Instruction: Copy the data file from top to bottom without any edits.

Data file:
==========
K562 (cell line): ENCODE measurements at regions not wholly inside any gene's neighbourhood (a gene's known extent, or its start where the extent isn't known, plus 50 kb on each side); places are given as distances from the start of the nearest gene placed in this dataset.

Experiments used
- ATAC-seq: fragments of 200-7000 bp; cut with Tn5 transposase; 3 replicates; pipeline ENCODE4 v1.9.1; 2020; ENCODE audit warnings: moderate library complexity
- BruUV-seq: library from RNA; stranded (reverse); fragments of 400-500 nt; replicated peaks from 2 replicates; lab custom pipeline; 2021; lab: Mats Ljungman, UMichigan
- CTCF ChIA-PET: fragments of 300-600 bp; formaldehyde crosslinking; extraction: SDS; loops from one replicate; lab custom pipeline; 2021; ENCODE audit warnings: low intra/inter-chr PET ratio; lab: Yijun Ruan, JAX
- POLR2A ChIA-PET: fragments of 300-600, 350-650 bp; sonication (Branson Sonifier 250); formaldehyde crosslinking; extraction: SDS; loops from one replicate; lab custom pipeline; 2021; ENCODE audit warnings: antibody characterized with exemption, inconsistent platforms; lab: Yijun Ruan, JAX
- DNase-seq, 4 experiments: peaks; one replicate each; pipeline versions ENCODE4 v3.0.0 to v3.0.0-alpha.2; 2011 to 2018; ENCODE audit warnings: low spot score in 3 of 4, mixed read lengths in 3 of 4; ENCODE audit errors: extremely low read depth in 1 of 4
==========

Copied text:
K562 (cell line): ENCODE measurements at regions not wholly inside any gene's neighbourhood (a gene's known extent, or its start where the extent isn't known, plus 50 kb on each side); places are given as distances from the start of the nearest gene placed in this dataset.

Experiments used
- ATAC-seq: fragments of 200-7000 bp; cut with Tn5 transposase; 3 replicates; pipeline ENCODE4 v1.9.1; 2020; ENCODE audit warnings: moderate library complexity
- BruUV-seq: library from RNA; stranded (reverse); fragments of 400-500 nt; replicated peaks from 2 replicates; lab custom pipeline; 2021; lab: Mats Ljungman, UMichigan
- CTCF ChIA-PET: fragments of 300-600 bp; formaldehyde crosslinking; extraction: SDS; loops from one replicate; lab custom pipeline; 2021; ENCODE audit warnings: low intra/inter-chr PET ratio; lab: Yijun Ruan, JAX
- POLR2A ChIA-PET: fragments of 300-600, 350-650 bp; sonication (Branson Sonifier 250); formaldehyde crosslinking; extraction: SDS; loops from one replicate; lab custom pipeline; 2021; ENCODE audit warnings: antibody characterized with exemption, inconsistent platforms; lab: Yijun Ruan, JAX
- DNase-seq, 4 experiments: peaks; one replicate each; pipeline versions ENCODE4 v3.0.0 to v3.0.0-alpha.2; 2011 to 2018; ENCODE audit warnings: low spot score in 3 of 4, mixed read lengths in 3 of 4; ENCODE audit errors: extremely low read depth in 1 of 4